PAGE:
0
We're unable to sign you in at this time. Please try again in a few minutes.
Retry
We were able to sign you in, but your subscription(s) could not be found. Please try again in a few minutes.
Retry
There may be a problem with your account. Please contact the AMA Service Center to resolve this issue.
Contact the AMA Service Center:
Telephone: 1 (800) 262-2350 or 1 (312) 670-7827  *   Email: subscriptions@jamanetwork.com
Error Message ......
ARTICLE |

FUNDAMENTALS OF SURGERY IN CONTAMINATED AND INFECTED WOUNDS

Oscar P. Hampton Jr., M.D.
JAMA. 1954;154(16):1326-1328. doi:10.1001/jama.1954.02940500006002.
Text Size: A A A
Published online

ABSTRACT

The basic objectives of wound management are to prevent or cut short infection in contaminated wounds, to eliminate the septic process in already infected and suppurating wounds, and, in each, to obtain sound healing. Surgical treatment of such wounds is designed to achieve these objectives with a maximum preservation of tissue, a minimum of scar, and a maximum return of function of the part in a minimum of time. Wound infection may be classified on a clinical basis as invasive infection, wound suppuration, or surface infection.

Invasive infection is characterized by bacterial invasion and destruction of living tissue. Typical examples are hemolytic streptococcic infections and true gas gangrene. In anaerobic invasive infection, bacteria such as Clostridia, capable of causing gas gangrene, or hemolytic cocci in symbiosis with facultative anaerobes, take hold in devitalized tissue and then proceed to invade and kill living tissue. Even aerobic invasive infection is more likely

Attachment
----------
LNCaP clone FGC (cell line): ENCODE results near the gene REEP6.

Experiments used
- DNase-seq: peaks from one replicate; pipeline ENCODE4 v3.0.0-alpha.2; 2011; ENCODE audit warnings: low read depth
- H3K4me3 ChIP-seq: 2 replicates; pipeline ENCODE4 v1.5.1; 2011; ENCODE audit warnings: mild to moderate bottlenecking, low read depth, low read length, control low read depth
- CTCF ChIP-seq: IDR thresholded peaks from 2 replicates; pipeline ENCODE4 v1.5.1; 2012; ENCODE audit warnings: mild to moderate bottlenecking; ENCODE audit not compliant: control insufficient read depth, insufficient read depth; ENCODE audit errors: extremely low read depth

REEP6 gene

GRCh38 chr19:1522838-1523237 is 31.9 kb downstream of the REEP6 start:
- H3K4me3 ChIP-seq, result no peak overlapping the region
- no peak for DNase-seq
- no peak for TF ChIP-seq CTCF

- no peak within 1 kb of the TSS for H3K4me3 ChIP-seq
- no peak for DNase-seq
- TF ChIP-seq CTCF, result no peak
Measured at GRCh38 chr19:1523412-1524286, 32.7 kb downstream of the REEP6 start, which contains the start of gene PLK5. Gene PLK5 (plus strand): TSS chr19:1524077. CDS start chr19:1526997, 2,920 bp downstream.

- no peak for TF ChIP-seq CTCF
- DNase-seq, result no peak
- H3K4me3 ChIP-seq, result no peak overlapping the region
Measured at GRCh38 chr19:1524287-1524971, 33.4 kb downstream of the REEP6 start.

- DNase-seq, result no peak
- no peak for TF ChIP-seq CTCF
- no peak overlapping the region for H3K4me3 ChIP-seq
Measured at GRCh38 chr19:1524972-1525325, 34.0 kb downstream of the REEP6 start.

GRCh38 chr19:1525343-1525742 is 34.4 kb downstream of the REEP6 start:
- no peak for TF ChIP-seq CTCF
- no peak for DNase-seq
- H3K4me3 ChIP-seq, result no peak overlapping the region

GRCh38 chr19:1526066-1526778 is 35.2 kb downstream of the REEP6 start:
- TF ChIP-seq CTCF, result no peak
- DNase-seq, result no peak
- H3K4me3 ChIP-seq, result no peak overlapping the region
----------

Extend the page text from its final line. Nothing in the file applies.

Topics

Sign in

Create a free personal account to sign up for alerts, share articles, and more.

Purchase Options

• Buy this article
• Subscribe to the journal

First Page Preview

View Large
First page PDF preview

Figures

Tables

References

CME
Meets CME requirements for:
Browse CME for all U.S. States
Accreditation Information
The American Medical Association is accredited by the Accreditation Council for Continuing Medical Education to provide continuing medical education for physicians. The AMA designates this journal-based CME activity for a maximum of 1 AMA PRA Category 1 CreditTM per course. Physicians should claim only the credit commensurate with the extent of their participation in the activity. Physicians who complete the CME course and score at least 80% correct on the quiz are eligible for AMA PRA Category 1 CreditTM.
Note: You must get at least of the answers correct to pass this quiz.
You have not filled in all the answers to complete this quiz
The following questions were not answered:
Sorry, you have unsuccessfully completed this CME quiz with a score of
The following questions were not answered correctly:
Commitment to Change (optional):
Indicate what change(s) you will implement in your practice, if any, based on this CME course.
Your quiz results:
The filled radio buttons indicate your responses. The preferred responses are highlighted
For CME Course: A Proposed Model for Initial Assessment and Management of Acute Heart Failure Syndromes
Indicate what changes(s) you will implement in your practice, if any, based on this CME course.

Multimedia

Some tools below are only available to our subscribers or users with an online account.

Sign in

Create a free personal account to sign up for alerts, share articles, and more.

Purchase Options

• Buy this article
• Subscribe to the journal

Related Content

Customize your page view by dragging & repositioning the boxes below.

Jobs
brightcove.createExperiences();